Challenges and Further Questions:
- I found grade reporting to be difficult (especially since I had to mark everything). I wonder how I can do this in a more efficient manner.
- I found that catching-up missing students was hard. I often got them to get the materials from their friends but they still missed out on instructional time. I have been researching flipped classrooms and I think this might be one way to work around this problem. This is because the instruction/lecture is posted online in a video or multi-media format that students can access at any time. Then when students are in class they do their work, meaning students can all be working on different things. This also ensures that homework is being handed in! What other strategies are there for welcoming students who often are missing back into your classroom?
- How do we balance the fine line between helping/supporting and enabling/encroaching on independence?
- How do you motivate students without the “mark threat?” I know this is terrible but often students are so focused on marks, it seems like the only way to get them to do their work. Maybe this is a sign that more engaging explorations need to be made in class so that students want to learn!
- I am still unsure about co-constructing rubrics. I am not competent enough to do this… yet.
- I believe in self-assessment. However, many professors have told me not to do it because students end up giving each other the wrong answers. How do you teach students to self-assess appropriately and make this activity beneficial? How much time should be set aside for self-assessment?
- How does a teacher decide what summative assessment is more important than others? How are weights applied and how should this be determined?
- I am still unsure of our no-failing policies. I have yet to find articles that say failing Grade One is detrimental and I feel like repeating grades should not be looked at as a bad thing. If you need an extra year to learn to read, then so be it! However, I know that professors and some educators have a different perspective that cannot go uncredited. I want to find more information about this topic so that I open myself up to both perspectives. Do you know of any resources, specifically about repeating grades?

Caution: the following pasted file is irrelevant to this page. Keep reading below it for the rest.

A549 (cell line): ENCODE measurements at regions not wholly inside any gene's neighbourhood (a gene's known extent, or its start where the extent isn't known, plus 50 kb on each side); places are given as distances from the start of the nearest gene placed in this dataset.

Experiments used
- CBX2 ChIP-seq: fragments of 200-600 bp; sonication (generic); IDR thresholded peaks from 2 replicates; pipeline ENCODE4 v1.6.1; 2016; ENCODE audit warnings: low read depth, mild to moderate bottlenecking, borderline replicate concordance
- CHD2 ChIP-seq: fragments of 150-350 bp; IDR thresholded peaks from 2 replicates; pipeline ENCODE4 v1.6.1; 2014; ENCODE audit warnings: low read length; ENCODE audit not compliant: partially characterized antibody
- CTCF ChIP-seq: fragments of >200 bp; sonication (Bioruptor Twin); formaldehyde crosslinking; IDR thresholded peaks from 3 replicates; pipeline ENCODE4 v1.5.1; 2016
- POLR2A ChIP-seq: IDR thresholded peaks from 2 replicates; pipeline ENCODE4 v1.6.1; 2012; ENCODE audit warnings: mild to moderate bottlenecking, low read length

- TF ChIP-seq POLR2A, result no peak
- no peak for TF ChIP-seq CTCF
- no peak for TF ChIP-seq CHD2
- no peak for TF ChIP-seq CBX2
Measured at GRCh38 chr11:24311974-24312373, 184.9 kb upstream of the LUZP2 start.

- When is it best to mark students? How long do you wait to do summative assessment?
- What method can be used to replace the grading system?
- How do we implement a consistent grading system that provides all students with an equal opportunity, regardless of where they live?
- Reporting under outcomes seems like a great idea! If your gradebook is set up under outcomes and an assignment covers more than one outcome, where do you place it?
- Would you make one rubric per outcome? Would that work if students were exploring the outcomes through various indicators and choices?
- Another thing I struggle with is not comparing students to each other. I agree that students deserve to be held to a standard and that their learning is not a competition. But this is easier said than done. I found myself comparing work so that I could ensure myself that I was being fair. I really hope I get more confidence and skill with grading so that I stop doing this.